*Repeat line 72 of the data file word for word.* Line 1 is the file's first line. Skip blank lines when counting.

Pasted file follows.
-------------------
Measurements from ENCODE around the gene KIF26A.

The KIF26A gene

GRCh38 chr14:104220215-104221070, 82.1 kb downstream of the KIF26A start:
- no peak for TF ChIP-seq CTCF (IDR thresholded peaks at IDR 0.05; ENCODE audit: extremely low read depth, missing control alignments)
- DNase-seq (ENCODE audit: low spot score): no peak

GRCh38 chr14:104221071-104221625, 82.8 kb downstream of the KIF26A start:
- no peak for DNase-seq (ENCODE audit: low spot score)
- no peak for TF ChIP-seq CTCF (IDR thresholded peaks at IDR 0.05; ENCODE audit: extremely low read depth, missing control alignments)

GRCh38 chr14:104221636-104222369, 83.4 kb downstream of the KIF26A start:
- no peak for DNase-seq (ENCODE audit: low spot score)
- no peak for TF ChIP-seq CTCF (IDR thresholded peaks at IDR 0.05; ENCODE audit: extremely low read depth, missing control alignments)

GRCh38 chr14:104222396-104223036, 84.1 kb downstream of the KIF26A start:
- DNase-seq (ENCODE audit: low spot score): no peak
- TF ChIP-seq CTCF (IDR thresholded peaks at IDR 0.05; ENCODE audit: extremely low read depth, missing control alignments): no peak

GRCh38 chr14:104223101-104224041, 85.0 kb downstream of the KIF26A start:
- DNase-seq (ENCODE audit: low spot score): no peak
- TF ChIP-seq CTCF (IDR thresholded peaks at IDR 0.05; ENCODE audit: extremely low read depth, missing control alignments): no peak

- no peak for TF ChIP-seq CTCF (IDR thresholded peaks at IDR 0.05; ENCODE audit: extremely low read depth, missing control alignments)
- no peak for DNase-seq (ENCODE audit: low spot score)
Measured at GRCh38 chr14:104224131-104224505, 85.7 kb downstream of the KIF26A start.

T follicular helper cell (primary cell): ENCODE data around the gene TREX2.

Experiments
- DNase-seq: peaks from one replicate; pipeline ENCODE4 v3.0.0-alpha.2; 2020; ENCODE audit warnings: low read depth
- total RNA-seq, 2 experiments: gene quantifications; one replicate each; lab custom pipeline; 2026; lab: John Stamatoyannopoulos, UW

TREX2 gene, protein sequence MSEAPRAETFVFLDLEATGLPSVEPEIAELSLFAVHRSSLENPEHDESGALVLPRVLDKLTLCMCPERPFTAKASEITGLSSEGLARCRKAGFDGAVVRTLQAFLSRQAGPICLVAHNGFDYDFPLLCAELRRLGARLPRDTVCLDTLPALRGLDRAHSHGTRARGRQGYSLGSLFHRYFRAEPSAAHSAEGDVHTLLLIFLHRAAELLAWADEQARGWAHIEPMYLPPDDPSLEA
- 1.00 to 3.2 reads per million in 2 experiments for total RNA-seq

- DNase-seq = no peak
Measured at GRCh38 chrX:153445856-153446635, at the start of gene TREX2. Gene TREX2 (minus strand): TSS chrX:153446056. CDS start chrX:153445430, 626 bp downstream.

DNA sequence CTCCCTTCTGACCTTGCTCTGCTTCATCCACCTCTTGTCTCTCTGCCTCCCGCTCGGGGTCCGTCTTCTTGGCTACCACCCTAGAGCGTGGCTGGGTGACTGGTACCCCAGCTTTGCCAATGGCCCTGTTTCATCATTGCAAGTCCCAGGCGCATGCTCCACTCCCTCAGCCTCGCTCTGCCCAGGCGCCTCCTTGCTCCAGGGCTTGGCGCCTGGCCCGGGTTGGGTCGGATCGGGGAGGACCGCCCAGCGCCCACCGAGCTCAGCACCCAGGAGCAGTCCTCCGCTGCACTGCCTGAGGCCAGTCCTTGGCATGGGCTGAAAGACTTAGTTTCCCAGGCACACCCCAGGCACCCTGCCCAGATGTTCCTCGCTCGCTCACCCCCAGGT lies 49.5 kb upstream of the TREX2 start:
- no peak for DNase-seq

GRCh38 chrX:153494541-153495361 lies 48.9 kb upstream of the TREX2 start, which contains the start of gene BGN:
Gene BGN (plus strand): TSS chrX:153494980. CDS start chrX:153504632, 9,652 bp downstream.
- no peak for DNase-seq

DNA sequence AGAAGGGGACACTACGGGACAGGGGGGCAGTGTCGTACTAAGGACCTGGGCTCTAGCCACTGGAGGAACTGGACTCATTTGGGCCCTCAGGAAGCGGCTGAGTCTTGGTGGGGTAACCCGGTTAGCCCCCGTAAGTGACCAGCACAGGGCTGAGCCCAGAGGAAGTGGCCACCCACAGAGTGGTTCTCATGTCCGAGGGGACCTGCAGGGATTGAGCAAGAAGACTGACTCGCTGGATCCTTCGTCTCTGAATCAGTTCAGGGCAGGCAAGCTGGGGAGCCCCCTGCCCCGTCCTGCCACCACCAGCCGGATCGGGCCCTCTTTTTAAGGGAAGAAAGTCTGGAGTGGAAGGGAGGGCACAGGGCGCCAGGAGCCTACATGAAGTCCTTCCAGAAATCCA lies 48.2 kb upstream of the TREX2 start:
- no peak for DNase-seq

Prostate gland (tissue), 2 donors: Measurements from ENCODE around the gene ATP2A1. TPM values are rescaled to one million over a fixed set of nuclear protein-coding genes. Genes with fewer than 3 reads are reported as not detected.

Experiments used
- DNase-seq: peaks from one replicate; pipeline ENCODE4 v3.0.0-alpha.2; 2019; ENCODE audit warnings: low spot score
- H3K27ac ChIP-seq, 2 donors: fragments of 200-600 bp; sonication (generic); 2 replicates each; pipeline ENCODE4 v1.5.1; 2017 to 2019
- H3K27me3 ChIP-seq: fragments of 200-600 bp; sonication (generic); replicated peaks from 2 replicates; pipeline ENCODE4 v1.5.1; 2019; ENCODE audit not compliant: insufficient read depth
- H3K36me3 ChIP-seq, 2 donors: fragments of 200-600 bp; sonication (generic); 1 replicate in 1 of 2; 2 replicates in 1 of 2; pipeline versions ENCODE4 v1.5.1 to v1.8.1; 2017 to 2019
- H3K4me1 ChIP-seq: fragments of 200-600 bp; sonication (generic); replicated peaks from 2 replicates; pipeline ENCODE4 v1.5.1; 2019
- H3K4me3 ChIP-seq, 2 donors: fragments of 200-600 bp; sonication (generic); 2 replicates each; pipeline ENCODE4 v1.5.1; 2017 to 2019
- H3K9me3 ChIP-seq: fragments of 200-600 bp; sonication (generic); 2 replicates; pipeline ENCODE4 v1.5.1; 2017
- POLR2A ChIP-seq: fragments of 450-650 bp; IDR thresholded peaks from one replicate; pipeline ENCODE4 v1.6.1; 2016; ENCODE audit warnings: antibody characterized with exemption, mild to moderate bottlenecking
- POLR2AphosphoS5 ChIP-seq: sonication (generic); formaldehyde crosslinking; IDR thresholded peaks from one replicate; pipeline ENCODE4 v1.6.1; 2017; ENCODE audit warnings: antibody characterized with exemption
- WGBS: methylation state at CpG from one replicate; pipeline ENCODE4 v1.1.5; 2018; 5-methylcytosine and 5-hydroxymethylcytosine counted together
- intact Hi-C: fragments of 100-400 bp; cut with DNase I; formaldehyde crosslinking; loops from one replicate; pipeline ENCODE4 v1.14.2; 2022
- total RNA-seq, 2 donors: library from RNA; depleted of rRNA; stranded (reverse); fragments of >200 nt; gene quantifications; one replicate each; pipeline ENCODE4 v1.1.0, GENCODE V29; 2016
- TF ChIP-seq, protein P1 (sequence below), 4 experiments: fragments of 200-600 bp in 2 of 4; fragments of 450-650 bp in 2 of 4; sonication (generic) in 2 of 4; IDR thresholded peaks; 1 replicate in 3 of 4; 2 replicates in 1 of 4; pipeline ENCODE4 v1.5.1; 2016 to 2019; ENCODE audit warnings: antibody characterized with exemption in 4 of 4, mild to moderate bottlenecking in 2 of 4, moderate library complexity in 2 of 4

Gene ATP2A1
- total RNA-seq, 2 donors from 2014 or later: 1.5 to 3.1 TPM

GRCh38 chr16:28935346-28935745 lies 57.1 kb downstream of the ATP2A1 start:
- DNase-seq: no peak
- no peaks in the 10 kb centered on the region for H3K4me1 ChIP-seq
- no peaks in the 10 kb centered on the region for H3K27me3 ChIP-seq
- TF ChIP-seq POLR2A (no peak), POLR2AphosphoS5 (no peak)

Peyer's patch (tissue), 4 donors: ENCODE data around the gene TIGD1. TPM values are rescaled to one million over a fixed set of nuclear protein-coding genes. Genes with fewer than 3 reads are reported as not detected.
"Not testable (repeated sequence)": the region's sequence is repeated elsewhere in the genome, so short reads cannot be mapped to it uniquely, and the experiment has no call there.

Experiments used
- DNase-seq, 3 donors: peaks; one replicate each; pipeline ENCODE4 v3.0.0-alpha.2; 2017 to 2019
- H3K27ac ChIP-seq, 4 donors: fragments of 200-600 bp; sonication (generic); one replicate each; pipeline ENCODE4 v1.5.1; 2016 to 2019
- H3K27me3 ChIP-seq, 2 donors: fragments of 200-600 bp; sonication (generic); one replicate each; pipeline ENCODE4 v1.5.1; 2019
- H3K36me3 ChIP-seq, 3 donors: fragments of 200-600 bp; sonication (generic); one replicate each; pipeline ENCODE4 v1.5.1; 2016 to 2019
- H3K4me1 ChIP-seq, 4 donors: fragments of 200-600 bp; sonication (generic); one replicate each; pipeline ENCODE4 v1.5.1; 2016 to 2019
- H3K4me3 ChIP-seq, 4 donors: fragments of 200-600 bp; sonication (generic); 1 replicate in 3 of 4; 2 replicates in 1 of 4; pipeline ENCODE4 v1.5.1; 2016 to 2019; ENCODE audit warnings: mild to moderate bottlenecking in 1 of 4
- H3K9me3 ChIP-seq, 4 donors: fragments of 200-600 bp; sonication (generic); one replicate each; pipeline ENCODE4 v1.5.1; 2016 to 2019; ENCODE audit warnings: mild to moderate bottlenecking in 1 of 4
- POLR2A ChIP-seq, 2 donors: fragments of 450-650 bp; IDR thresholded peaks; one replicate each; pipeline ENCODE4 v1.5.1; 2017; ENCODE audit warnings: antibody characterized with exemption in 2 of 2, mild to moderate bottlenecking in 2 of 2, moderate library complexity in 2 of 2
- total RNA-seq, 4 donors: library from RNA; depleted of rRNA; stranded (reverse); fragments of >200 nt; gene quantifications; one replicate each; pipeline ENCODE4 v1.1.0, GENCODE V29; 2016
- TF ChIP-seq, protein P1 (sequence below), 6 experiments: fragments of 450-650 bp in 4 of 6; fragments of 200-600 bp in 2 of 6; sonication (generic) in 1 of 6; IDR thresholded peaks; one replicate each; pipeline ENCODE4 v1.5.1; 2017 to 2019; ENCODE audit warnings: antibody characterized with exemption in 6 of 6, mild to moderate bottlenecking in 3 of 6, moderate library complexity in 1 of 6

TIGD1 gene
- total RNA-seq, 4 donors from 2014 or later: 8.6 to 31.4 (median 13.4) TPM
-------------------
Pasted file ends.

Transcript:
- total RNA-seq, 4 donors from 2014 or later: 8.6 to 31.4 (median 13.4) TPM